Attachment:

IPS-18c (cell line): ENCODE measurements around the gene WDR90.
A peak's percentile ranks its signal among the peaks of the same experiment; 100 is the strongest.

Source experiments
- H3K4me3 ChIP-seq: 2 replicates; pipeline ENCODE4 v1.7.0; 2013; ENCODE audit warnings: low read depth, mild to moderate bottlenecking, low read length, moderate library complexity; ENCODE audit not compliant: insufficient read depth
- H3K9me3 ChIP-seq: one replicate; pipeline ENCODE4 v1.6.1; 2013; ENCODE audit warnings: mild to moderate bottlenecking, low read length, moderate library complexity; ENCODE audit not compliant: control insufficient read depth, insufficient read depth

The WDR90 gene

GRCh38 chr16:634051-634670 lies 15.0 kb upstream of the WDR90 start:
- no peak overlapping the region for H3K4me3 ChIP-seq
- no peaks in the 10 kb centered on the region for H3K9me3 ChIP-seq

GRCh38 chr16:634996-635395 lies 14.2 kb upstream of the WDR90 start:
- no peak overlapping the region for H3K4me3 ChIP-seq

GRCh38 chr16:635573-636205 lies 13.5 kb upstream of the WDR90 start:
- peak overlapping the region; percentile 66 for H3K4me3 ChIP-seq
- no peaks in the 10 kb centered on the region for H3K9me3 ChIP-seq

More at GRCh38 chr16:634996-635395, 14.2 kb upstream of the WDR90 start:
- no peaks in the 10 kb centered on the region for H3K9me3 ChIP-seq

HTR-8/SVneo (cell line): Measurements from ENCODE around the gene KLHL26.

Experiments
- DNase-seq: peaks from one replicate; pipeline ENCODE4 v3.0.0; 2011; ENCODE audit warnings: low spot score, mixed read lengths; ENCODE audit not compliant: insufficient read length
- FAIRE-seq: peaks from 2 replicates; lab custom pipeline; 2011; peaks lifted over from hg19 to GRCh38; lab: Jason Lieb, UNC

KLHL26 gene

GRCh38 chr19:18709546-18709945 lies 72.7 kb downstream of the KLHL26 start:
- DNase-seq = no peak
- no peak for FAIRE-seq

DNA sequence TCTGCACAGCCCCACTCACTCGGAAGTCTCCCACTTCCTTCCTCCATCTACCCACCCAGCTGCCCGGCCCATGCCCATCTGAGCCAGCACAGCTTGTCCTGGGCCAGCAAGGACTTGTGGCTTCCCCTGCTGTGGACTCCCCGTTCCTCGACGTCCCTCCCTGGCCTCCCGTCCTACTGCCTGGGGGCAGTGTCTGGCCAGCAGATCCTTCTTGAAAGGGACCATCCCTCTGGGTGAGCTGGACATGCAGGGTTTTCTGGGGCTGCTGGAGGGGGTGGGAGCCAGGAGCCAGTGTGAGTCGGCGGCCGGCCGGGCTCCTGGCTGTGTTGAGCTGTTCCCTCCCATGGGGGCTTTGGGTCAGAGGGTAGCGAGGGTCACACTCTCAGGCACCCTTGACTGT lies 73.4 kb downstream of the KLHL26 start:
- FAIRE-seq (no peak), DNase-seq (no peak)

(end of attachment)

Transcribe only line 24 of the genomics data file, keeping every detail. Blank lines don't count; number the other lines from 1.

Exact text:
- no peak for FAIRE-seq